MANILA- The Philippines will not allow itself to be bullied by any country, Malacañang assured Filipinos Thursday following the "collision" of a Chinese vessel and Filipino fishing boat in the disputed West Philippine Sea off Palawan.
Presidential Spokesperson Salvador Panelo insisted that Manila would not let its sovereignty be "thrashed upon" by any country as it sought an explanation from Beijing over the collision last Sunday.
"We will not allow ourselves to be assaulted, to be bullied, to be the subject of such barbaric, uncivilized and outrageous actions from any source," Panelo said during a Palace press briefing.
"Whether it's a form of bullying or not, it's outrageous, it's barbaric, it's uncivilized and we're condemning it," he said.
Twenty-two Filipino fishermen were left at sea off Recto (Reed) Bank by a Chinese crew in the West Philippine Sea Sunday in what the Philippine military likened to a "hit-and-run." They were rescued by a Vietnamese vessel.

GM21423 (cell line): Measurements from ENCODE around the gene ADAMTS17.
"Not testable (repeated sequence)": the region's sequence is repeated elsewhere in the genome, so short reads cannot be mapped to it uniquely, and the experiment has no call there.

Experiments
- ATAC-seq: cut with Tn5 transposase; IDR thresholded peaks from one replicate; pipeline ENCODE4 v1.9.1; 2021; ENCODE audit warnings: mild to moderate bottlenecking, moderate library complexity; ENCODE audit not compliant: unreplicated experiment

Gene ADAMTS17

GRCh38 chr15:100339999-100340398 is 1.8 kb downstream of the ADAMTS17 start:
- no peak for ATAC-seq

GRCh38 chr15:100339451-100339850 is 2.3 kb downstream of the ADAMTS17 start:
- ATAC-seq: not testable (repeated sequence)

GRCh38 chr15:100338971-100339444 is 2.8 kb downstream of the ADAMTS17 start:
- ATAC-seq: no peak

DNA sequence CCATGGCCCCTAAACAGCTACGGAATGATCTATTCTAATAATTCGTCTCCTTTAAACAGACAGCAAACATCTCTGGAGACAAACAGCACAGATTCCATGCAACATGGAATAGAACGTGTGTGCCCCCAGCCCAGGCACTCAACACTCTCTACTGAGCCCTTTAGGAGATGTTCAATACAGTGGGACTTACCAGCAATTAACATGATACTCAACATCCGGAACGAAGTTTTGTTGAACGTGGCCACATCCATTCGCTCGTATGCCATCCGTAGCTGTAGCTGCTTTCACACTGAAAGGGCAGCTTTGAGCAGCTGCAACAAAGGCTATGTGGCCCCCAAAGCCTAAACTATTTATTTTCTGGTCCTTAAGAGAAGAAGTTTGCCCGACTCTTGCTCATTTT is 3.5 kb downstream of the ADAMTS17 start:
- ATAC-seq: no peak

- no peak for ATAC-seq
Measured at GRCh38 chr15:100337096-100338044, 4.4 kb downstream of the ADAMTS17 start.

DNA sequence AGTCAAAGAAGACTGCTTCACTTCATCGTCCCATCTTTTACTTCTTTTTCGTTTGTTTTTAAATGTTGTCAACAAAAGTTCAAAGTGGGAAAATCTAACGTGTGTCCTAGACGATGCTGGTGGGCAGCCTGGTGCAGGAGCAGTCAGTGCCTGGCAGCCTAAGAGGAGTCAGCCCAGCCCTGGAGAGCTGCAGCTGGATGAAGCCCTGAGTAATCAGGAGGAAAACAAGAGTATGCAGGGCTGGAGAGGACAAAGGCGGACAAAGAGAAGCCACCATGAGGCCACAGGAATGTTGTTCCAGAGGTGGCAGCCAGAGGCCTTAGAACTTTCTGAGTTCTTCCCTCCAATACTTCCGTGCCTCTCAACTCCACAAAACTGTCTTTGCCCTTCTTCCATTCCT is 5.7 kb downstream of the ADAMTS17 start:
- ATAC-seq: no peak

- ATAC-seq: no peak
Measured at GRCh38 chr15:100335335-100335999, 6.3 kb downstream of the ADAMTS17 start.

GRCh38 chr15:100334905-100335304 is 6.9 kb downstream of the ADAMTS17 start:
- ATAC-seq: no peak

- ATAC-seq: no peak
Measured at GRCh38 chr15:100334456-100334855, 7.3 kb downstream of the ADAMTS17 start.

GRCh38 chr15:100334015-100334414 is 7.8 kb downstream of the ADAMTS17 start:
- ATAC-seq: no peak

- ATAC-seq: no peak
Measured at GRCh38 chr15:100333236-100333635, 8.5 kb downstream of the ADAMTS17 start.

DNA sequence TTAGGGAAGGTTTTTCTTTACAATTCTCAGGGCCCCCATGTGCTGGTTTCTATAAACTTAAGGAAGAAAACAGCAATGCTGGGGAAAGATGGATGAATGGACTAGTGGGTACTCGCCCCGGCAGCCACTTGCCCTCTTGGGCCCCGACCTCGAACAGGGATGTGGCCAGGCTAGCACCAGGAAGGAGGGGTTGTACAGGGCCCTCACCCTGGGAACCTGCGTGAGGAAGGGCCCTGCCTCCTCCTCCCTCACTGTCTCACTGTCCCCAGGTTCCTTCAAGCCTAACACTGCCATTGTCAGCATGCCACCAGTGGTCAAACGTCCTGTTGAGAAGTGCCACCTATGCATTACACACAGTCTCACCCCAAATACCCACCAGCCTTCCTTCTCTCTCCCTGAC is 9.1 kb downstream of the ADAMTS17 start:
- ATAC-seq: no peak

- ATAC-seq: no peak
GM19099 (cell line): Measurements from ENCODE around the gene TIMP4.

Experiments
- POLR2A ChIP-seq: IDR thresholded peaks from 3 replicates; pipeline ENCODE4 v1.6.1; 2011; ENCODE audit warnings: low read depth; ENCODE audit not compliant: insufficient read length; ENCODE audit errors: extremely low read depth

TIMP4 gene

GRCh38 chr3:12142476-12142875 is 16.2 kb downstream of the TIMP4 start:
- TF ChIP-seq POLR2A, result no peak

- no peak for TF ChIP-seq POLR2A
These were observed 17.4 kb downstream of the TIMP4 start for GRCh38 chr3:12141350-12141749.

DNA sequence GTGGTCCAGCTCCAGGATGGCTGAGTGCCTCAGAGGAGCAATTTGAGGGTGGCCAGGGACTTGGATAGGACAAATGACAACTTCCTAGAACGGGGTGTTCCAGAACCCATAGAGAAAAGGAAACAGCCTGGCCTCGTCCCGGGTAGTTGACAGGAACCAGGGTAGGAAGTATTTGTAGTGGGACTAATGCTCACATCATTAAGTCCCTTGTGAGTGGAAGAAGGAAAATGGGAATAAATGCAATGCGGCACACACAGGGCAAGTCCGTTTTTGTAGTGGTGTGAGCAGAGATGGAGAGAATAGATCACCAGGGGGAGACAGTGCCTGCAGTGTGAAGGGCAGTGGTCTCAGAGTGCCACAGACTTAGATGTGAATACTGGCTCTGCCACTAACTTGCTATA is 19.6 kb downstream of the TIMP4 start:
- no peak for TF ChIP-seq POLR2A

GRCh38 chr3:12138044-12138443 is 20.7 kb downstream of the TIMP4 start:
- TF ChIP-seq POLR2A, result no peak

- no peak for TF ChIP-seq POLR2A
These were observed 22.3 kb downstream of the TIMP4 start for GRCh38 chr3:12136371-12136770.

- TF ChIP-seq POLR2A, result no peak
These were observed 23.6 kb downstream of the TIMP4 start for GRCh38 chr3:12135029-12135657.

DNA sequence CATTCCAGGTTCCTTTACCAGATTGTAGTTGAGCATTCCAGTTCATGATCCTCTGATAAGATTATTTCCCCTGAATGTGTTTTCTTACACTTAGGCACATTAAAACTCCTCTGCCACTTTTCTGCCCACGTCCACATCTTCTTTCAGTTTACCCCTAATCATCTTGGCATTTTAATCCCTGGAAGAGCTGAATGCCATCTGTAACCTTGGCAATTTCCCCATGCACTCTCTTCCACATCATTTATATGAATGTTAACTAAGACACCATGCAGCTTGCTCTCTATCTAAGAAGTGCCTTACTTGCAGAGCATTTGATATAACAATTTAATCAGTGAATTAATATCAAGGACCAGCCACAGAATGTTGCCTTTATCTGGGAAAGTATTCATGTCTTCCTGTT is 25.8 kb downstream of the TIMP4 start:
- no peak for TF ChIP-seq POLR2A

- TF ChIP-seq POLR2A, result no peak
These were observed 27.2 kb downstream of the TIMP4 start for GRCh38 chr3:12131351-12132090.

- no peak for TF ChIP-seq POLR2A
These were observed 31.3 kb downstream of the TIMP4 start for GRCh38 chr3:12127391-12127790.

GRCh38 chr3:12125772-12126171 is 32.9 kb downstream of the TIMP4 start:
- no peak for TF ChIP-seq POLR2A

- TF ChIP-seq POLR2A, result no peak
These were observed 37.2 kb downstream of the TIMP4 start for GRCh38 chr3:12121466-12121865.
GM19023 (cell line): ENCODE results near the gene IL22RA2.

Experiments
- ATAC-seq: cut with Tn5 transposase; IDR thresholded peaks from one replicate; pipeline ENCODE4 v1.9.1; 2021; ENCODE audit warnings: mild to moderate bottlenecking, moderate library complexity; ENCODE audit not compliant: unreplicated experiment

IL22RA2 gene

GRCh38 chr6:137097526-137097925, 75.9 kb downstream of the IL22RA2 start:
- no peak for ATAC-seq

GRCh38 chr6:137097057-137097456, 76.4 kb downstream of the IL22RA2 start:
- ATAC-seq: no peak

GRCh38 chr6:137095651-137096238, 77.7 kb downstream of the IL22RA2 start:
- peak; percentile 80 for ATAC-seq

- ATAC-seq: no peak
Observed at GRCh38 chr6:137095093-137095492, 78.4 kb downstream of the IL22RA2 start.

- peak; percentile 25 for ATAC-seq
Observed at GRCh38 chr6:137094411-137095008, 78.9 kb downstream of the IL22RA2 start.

The West Philippine Sea is the country's exclusive economic zone in the South China Sea.
President Rodrigo Duterte was "outraged" over the incident, Panelo said.
The Philippines has filed a diplomatic protest over the incident, Foreign Affairs Secretary Teodoro Locsin Jr. announced on social media Thursday.
Tensions between Manila and Beijing have risen over the past few months amid the reported increase of Chinese vessels in the disputed South China Sea.
The Philippine military had said it monitored more than 600 Chinese ships near Pag-asa (Thitu) Island since January this year.
Satellite images taken in 2018 released earlier this year, meanwhile, showed that Chinese fishing vessels account for the largest number of ships operating in the Kalayaan Island Group (Spratlys) in the West Philippine Sea.
Beijing has refused to recognize a United Nations-backed arbitral ruling on a Philippine case which invalidated its sweeping claims in the South China Sea.
The ruling was handed down at the start of the term of Duterte, who has refused to flaunt Manila's victory in exchange for closer ties with Asia's largest economy.